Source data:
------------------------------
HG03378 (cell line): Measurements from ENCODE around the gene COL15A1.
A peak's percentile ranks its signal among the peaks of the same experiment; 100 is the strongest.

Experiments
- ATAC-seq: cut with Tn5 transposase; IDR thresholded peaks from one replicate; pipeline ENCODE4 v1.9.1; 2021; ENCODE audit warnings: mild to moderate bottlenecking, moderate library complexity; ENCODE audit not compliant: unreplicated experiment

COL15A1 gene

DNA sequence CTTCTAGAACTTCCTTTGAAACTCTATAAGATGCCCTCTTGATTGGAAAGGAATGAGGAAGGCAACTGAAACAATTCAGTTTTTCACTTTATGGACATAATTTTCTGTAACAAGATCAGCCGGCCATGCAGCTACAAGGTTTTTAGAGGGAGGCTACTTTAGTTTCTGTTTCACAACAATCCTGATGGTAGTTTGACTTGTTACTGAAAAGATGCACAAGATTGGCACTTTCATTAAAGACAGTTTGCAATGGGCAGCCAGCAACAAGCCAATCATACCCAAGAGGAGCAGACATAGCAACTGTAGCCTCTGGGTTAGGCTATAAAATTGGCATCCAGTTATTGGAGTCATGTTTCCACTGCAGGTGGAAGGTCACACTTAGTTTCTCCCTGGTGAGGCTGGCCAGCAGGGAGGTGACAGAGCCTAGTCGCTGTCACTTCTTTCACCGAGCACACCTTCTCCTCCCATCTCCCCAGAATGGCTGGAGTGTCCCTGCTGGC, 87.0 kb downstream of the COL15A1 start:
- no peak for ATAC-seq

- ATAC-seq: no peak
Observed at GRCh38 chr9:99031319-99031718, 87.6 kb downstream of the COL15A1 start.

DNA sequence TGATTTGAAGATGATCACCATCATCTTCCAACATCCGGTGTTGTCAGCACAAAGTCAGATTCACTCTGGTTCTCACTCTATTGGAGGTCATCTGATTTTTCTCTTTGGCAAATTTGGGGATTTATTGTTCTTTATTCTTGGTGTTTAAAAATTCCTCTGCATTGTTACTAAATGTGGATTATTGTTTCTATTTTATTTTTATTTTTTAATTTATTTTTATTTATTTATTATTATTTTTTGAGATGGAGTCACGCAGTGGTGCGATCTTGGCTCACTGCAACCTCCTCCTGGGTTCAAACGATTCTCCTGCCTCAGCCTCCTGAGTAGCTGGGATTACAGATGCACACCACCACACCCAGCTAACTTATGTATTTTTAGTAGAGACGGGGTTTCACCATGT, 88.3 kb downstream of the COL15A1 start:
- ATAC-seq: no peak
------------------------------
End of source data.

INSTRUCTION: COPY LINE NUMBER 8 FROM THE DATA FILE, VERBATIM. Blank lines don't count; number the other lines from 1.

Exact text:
- ATAC-seq: no peak